When describing the guys on the Donkey team, she said they are genuinely the best guys she has ever met. They are all honorable (and all datable)—really good guys. They would do anything for anyone at any time, no questions asked. As it goes, Wendy said all their friends are hockey friends—which are the best to have. We couldn’t agree with her more.
Your Friends in Cold Places (FiCP) team turned their car toward Fredrick, Maryland Saturday for a charity match to benefit the Klein House. Klein House, in Mount Airy, MD provides services to the terminally ill during their final days. It brings comfort and peace of mind to the entire family as they come to terms with their circumstances.
The Klein House holds a special place with the Fredrick Skate home team, the Navy Donkeys. Colleen, wife of team captain Jason Sedgwick, lost her life to cancer in October 2014. On Saturday, January 2nd, The Hockey Donkeys of Skate Frederick sponsored its first adult tournament called “Donkeys Kick Cancer” featuring men’s teams from around the area to raise funds in support of Kline Hospice, who was there for the Sedgwick family.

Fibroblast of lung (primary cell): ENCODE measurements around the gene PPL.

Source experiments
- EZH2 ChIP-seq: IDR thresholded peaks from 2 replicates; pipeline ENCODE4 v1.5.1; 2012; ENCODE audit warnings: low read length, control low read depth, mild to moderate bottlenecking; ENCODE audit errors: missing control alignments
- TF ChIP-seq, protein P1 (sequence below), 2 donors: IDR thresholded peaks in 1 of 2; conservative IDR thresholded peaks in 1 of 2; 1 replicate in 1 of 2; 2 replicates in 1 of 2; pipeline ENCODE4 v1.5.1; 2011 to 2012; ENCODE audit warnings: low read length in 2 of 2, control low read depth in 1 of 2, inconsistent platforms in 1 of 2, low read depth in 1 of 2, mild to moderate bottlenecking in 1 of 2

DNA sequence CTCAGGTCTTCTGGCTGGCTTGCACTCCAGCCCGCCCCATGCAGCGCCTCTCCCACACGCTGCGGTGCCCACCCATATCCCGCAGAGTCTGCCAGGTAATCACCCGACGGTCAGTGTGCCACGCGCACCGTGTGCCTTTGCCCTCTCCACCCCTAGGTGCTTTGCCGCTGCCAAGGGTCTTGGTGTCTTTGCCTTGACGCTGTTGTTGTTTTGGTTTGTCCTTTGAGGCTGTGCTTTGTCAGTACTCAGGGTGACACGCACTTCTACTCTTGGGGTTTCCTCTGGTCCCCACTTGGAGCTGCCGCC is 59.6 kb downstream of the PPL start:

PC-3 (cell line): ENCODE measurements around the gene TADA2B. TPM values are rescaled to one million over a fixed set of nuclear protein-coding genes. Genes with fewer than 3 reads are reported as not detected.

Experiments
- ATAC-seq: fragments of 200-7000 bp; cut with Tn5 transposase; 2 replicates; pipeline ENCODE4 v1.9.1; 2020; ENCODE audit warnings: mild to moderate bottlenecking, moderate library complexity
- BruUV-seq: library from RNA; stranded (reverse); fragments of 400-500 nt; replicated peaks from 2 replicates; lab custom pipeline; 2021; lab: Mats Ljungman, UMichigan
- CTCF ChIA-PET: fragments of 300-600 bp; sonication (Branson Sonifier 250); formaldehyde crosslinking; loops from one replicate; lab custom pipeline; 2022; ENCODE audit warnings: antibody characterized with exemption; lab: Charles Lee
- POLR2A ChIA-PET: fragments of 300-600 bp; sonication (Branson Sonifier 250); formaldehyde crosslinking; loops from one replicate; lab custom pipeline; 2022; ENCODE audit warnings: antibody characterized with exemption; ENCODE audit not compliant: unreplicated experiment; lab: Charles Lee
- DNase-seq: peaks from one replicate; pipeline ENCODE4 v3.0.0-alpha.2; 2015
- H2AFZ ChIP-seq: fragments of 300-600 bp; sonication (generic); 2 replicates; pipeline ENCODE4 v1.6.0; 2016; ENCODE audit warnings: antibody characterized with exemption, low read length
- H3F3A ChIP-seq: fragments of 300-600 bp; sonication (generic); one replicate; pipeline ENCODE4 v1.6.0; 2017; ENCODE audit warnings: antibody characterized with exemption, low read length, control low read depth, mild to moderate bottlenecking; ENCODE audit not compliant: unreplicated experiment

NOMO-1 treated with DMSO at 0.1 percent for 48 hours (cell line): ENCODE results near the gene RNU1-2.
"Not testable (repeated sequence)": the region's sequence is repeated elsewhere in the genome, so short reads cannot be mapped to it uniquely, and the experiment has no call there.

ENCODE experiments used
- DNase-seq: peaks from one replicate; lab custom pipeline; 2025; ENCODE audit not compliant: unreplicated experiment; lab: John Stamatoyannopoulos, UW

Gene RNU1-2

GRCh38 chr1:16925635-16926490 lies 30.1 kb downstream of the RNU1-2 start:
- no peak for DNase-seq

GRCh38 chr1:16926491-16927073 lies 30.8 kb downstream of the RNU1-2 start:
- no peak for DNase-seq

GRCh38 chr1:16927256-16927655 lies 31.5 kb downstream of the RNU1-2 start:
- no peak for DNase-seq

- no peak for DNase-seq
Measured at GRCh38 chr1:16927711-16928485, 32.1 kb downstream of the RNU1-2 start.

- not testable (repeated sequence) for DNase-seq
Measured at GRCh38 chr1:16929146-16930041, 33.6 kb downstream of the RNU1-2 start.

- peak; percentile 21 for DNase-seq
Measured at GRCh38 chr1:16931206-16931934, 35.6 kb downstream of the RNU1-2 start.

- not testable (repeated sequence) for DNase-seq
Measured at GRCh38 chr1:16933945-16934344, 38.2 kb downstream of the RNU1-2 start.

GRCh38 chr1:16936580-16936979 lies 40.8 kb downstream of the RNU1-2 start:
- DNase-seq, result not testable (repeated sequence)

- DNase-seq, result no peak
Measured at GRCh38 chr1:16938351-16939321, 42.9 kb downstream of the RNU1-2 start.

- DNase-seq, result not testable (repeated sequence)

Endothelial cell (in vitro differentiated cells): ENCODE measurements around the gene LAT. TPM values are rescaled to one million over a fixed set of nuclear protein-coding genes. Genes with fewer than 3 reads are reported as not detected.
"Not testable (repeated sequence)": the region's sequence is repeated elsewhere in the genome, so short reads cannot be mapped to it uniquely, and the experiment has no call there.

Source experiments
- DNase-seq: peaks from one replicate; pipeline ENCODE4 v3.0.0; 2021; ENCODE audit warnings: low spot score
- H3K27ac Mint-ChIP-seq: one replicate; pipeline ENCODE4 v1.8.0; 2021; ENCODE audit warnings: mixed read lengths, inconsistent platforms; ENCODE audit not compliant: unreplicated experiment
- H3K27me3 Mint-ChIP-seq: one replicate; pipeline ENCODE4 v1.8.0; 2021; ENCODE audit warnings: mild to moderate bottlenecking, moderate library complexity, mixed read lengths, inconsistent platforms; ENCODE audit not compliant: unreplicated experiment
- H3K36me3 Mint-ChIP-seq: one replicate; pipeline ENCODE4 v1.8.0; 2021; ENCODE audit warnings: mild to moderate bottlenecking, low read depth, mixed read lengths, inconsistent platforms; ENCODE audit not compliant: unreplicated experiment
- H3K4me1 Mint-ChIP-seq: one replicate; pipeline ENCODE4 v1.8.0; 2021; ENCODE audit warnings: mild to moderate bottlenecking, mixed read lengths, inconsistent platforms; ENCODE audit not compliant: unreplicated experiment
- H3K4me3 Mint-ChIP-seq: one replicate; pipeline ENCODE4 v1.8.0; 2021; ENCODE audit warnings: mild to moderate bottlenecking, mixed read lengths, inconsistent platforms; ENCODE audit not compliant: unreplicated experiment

The Hockey Donkeys are based in Frederick, Maryland. The tournament brought out some of the area’s best players to compete while bringing awareness to the needs those who struggle with the devastation of family members with terminal illness. We found that the Donkeys are so much more than a group of hockey players hanging out and drinking beer. They are a group of men, women, and their families who are there to support one another through the difficult moments in their lives. They surrounded the Sedgwick family at their time of need and are there for others in need of assistance.
Team member Wendy Hockey showed FiCP around and introduced us to members of the league. It was clear how excited they were to host this first event. On a beautiful warm Saturday, players from as far away as New Jersey came together for a common cause. The Navy Donkey’s hosted a raffle to raise funds in addition to selling merchandise.
The end result? They raised $3,000 which will be donated to the Klein House to help other families in need. The Donkeys show what it means to be part of a local hockey community that not only has fun but has a commitment to charity. They will host another event next year with the hopes of raising even more funds for a select charity.